It would be inappropriate not to directly address the issue currently dominating the headlines. I have had a lot of discussions with my constituents on the decision taken on prorogation and I do recognise that there are strong feelings on both sides of the argument.
Let me state my view plainly and clearly. The Prime Minister is not seeking to take us out of the European Union without a deal – extensive efforts are being made to secure one as we speak. In trying to secure the best deal possible with the European Union, the Prime Minister is quite right to say the only way to do so is to prepare to leave without a deal. The ability to leave without a deal is our strongest negotiating card, and at last it is being played in the right way. In addition to this, every measure possible is being put into place at every level of Government to ensure the country is as ready as possible should we need to leave in such circumstances.
The prorogation of Parliament is not an underhand or undemocratic mechanism. Parliament is traditionally prorogued every year. Prorogation is the formal signal of the end of each session of Parliament and it allows for the preparation of the Queen’s Speech, which will set out the legislative agenda for the new Parliamentary session. Parliament was already due to be in recess for the annual Party Conferences anyway, as it is every year. The prorogation of Parliament on this occasion extends this only very slightly.
The current Parliamentary session has been running for two years, notably the longest period since the English Civil War. The current session was set as such to give Members of Parliament the time to fully consider the laws required to allow us to prepare for exiting the European Union. Given the length of the current session and the introduction of a new Prime Minister, it is entirely understandable and routine to prorogue this session so that the new Government can bring forward its own legislative agenda.
I do understand that there is a view that this move is designed deliberately to prevent those opposed to leaving the European Union without a deal from having their say. This simply is not the case.
Between the referendum and 31 March 2019, when we were due to leave the European Union, Parliament spent 501 hours debating how we should do this. The former Prime Minister lost her premiership trying to convince Members of Parliament to accept the Withdrawal Agreement, which was made clear by the European Union, at the time, to be the only offer on the table. In Parliament, this Agreement was rejected three times, twelve alternatives were suggested and rejected, and a second referendum was also rejected three times – facts which are difficult to reconcile with the view that the Prime Minister is using Parliamentary procedures to undemocratically supress the voice of a Parliament that has been debating this for three years.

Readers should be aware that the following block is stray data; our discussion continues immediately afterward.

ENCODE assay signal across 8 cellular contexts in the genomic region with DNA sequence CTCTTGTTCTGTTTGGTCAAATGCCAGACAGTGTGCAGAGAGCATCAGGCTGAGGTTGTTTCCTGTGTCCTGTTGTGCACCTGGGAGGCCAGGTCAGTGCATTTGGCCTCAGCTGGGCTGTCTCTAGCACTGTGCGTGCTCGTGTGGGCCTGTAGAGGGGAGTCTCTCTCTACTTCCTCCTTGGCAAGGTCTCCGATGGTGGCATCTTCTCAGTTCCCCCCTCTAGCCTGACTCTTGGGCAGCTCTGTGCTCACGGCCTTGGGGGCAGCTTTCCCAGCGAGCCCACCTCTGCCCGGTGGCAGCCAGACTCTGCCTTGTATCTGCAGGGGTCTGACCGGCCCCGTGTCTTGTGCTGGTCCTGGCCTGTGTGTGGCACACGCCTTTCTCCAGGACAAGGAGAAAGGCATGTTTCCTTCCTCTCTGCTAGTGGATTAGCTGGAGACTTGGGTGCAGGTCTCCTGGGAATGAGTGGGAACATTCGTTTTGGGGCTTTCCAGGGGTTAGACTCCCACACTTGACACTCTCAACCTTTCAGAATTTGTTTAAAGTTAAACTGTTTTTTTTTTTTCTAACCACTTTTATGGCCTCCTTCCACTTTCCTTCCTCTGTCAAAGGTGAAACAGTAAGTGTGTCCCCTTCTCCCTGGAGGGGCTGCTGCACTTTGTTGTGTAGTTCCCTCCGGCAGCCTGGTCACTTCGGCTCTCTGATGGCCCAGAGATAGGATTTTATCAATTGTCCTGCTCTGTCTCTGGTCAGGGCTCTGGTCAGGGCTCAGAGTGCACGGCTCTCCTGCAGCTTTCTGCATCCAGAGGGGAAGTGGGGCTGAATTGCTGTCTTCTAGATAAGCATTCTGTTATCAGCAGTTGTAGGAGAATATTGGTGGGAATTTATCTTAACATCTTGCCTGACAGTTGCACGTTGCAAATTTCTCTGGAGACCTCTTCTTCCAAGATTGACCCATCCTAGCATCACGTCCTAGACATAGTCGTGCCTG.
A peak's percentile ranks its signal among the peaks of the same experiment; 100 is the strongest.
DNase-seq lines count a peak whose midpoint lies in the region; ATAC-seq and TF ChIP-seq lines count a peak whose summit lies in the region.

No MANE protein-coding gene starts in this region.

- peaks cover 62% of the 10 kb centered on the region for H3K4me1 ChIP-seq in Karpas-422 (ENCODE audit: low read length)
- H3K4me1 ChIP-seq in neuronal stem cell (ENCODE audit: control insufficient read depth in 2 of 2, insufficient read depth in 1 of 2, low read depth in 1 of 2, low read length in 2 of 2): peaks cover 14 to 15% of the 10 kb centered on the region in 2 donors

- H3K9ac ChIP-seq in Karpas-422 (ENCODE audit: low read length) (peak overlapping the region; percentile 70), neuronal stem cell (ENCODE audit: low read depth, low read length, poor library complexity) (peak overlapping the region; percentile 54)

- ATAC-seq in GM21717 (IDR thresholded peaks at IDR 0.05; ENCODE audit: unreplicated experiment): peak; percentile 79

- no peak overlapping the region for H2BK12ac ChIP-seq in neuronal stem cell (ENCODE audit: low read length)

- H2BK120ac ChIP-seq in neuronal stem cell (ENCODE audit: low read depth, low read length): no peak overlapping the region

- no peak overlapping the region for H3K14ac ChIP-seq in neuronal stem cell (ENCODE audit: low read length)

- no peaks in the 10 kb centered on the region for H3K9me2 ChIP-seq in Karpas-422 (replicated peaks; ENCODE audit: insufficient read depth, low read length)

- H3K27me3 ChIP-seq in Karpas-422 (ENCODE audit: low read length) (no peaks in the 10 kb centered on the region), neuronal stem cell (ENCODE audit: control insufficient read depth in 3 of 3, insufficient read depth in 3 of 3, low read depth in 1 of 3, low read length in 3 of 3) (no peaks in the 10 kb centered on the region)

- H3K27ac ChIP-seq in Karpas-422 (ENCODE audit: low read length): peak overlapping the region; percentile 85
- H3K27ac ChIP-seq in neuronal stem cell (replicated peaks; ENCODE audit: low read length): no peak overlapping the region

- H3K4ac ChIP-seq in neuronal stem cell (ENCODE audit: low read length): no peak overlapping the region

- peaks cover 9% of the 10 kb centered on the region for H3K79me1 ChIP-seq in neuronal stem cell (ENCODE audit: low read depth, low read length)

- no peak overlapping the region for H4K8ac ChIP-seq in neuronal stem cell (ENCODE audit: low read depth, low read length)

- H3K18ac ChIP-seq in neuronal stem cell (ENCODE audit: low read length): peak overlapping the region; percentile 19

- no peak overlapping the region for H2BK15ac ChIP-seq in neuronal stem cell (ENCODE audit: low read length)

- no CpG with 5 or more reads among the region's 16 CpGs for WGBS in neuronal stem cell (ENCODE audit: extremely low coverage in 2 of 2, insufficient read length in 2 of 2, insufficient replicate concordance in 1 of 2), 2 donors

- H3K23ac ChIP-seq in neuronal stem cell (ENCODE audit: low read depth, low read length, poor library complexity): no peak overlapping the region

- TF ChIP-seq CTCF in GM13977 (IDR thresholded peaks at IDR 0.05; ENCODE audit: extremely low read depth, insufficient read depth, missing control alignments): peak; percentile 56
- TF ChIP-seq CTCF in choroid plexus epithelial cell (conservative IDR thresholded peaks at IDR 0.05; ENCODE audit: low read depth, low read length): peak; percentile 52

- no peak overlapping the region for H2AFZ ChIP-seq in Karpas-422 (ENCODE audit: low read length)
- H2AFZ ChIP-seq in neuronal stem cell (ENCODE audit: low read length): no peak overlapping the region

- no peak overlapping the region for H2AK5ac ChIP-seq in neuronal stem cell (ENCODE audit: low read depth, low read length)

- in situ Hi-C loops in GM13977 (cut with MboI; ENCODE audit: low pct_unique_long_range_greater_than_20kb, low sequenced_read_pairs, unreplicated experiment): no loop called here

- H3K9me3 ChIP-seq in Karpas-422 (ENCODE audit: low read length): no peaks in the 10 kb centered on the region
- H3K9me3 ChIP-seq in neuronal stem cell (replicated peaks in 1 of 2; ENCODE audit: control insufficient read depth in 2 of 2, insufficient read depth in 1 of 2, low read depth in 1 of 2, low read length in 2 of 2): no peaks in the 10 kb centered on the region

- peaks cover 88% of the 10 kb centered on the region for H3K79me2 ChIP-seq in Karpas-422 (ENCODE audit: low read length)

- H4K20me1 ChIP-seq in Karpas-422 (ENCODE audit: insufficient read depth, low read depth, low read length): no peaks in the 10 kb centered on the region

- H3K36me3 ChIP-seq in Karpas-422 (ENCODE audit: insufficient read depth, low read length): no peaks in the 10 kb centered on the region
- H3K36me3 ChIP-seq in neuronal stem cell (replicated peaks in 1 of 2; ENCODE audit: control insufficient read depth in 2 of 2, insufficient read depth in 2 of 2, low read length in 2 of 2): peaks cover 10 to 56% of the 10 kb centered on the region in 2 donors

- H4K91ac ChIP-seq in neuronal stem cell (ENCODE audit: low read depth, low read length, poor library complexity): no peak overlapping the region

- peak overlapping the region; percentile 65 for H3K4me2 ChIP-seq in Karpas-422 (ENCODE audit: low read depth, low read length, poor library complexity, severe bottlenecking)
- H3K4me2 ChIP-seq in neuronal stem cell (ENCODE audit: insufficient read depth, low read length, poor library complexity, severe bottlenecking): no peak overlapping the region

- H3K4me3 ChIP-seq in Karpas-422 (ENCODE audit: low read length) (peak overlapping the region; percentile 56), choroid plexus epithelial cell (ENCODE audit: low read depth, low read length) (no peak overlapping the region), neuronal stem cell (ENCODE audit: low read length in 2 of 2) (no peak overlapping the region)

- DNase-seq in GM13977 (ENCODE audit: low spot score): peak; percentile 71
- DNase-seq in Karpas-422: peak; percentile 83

The Prime Minister has also made it clear that Parliament will have adequate time to debate the agenda in the Queen’s Speech and the outcome of the European Council meeting on the 17th and 18th October once all the facts are clear and the European Union has had a chance to consider whether they are willing to make changes to the backstop, which brought down the previous Withdrawal Agreement.
On the subject of the Withdrawal Agreement, I consistently voted in favour of the former Prime Minister's Agreement as it is not my preference to leave the European Union without a deal. I understood this was the only credible option on the table and I did encourage my colleagues across the house to understand this and to not frustrate the result of the referendum.
More recently, I have met with and spoken to many businesses and residents in my constituency who have made it clear that what they are finding difficult is the ongoing lack of certainty. They want us to make this decision and simply get on with it. The ongoing uncertainty and further endless delay that many are pushing for is the very last things that individuals and businesses need.
There has been a great deal of discussion on prorogation amounting to a betrayal of democracy. The greatest betrayal of democracy would be to ignore the outcome of the referendum and to remain in the European Union. In 1998, I campaigned hard as a passionate Welshman for a “No” vote in the Welsh Devolution Referendum. Even though we lost by a tiny margin of 50.3% to 49.7% we immediately accepted the result. Democracy is one of the great cornerstones of British society, and for democracy to survive, it relies upon those in power to do as they are instructed by the electorate and for those on the losing side to accept defeat.
As a Government and as a Parliament we have been accused of allowing Brexit to crowd out all the other important issues that matter to the country. The Queen’s Speech will allow us to set a new legislative agenda, so that we can begin tackling these crucial issues such as supporting the NHS, tackling violent crime and the biggest threat to our planet, climate change. The Queen’s speech will allow us to do this and so should be welcomed.